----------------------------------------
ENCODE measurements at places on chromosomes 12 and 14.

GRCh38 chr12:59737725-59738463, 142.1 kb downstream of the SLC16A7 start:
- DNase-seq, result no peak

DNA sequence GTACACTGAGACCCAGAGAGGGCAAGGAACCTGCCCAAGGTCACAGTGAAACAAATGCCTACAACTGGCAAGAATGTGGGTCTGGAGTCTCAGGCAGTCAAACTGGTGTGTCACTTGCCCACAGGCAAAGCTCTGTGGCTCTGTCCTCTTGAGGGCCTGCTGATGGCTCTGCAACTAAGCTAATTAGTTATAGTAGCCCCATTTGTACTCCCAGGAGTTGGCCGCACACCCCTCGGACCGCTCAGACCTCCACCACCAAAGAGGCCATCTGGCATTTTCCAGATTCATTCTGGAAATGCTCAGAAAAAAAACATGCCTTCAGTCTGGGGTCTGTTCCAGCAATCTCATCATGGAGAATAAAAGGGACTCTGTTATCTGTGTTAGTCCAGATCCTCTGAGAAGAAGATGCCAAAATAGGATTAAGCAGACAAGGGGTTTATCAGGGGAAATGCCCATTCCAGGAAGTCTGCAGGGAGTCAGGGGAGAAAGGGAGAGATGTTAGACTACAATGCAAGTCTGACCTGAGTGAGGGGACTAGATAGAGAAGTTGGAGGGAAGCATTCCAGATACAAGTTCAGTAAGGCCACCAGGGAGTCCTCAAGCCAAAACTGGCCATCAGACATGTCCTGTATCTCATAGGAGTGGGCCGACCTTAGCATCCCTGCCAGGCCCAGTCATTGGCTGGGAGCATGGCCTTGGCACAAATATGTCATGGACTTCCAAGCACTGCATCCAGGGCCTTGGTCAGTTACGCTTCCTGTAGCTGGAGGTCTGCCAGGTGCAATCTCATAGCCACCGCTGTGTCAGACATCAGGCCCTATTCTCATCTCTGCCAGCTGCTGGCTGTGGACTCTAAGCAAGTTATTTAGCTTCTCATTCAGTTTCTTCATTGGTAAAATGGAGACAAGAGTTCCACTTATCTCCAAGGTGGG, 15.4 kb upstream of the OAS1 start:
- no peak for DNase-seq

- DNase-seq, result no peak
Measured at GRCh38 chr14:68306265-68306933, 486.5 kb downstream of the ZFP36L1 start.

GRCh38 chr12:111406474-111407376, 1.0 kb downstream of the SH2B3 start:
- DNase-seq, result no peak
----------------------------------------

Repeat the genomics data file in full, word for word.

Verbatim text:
ENCODE measurements at places on chromosomes 12 and 14.

GRCh38 chr12:59737725-59738463, 142.1 kb downstream of the SLC16A7 start:
- DNase-seq, result no peak

DNA sequence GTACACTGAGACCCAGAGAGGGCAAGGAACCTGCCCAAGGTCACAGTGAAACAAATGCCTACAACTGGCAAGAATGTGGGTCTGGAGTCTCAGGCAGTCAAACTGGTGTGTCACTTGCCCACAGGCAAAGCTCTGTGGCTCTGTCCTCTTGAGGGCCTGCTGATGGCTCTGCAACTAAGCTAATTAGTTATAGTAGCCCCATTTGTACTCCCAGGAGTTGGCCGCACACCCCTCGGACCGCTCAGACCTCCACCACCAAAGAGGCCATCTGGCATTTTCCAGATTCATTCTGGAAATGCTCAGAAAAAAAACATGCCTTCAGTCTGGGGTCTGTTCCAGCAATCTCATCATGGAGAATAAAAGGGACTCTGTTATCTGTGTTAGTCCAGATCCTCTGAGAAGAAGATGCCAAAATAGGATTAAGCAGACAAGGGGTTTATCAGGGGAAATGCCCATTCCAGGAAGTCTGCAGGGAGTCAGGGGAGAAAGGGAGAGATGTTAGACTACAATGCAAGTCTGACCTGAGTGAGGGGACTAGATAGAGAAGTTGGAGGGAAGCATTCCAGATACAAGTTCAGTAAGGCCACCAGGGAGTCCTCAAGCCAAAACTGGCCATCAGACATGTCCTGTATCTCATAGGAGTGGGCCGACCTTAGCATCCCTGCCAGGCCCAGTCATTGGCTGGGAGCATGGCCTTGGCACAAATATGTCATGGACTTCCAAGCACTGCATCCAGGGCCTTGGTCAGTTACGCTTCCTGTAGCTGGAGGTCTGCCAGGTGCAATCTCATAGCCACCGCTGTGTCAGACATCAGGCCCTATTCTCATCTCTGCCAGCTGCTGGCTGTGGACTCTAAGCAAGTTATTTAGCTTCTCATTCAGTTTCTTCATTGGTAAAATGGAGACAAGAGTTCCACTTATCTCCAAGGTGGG, 15.4 kb upstream of the OAS1 start:
- no peak for DNase-seq

- DNase-seq, result no peak
Measured at GRCh38 chr14:68306265-68306933, 486.5 kb downstream of the ZFP36L1 start.

GRCh38 chr12:111406474-111407376, 1.0 kb downstream of the SH2B3 start:
- DNase-seq, result no peak